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Wuthering Heights

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Wuthering Heights Cover

 

Synopses & Reviews

Publisher Comments:

Wuthering Heights, first published in 1847, the year before the author's death at the age of thirty, endures today as perhaps the most powerful and intensely original novel in the English language. Only Emily Bront? V. S. Pritchett said about the author and her contemporaries, exposes her imagination to the dark spirit. And Virginia Woolf wrote, It is as if she could tear up all that we know human beings by, and fill these unrecognisable transparencies with such a gust of life that they transcend reality. Hers, then, is the rarest of all powers. She could free life from its dependence on facts, with a few touches indicate the spirit of a face so that it needs no body; by speaking of the moor make the wind blow and the thunder roar.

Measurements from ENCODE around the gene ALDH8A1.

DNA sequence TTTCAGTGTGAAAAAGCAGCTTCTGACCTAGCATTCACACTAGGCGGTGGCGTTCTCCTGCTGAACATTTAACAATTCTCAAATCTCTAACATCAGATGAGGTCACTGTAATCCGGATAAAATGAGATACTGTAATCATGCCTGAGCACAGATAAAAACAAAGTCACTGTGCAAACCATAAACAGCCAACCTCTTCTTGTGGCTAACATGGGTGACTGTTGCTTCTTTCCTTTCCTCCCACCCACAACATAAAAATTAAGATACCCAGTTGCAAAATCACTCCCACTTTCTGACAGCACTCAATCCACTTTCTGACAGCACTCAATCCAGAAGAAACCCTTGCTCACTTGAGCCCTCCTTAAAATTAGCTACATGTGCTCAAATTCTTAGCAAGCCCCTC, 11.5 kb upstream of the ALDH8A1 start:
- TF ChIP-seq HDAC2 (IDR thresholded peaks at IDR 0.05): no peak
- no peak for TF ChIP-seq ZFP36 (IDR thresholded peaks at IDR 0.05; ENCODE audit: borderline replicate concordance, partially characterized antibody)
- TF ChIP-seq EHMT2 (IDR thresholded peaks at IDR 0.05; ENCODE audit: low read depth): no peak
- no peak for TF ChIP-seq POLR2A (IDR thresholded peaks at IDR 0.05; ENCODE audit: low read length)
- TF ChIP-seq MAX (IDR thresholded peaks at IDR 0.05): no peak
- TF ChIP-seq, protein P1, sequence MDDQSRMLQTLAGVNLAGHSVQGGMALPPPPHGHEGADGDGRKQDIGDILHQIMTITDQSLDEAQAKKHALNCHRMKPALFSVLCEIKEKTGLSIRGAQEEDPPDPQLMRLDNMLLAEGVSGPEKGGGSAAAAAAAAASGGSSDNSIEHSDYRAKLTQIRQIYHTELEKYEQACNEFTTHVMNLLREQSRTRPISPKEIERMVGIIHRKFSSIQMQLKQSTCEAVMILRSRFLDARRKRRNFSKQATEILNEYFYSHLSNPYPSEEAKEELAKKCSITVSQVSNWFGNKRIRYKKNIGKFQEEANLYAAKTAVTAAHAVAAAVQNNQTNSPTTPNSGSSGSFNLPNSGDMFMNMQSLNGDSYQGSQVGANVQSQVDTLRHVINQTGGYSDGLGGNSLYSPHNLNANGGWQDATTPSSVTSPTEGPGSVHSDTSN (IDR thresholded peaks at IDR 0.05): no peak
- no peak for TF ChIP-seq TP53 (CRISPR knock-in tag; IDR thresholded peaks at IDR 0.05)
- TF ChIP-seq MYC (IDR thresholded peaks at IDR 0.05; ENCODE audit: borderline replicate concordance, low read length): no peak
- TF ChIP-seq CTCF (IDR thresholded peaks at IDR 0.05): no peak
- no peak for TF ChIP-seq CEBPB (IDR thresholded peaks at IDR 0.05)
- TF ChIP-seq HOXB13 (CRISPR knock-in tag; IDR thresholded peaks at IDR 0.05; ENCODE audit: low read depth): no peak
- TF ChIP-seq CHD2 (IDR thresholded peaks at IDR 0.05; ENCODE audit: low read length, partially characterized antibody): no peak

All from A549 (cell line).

Synopsis:

The turbulent and tragic love affair of Catherine Earnshaw and Heathcliff mirrors the powerful moods of the Yorkshire moors. Reissue.

Synopsis:

"My greatest thought in living is Heathcliff. If all else perished, and he remained, I should still continue to be... Nelly, I am Heathcliff! He's always, always in my mind: not as a pleasure... but as my own being." Wuthering Heights is the only novel of Emily Bronte, who died a year after its publication, at the age of thirty. A brooding Yorkshire tale of a love that is stronger than death, it is also a fierce vision of metaphysical passion, in which heaven and hell, nature and society, are powerfully juxtaposed. Unique, mystical, with a timeless appeal, it has become a classic of English literature.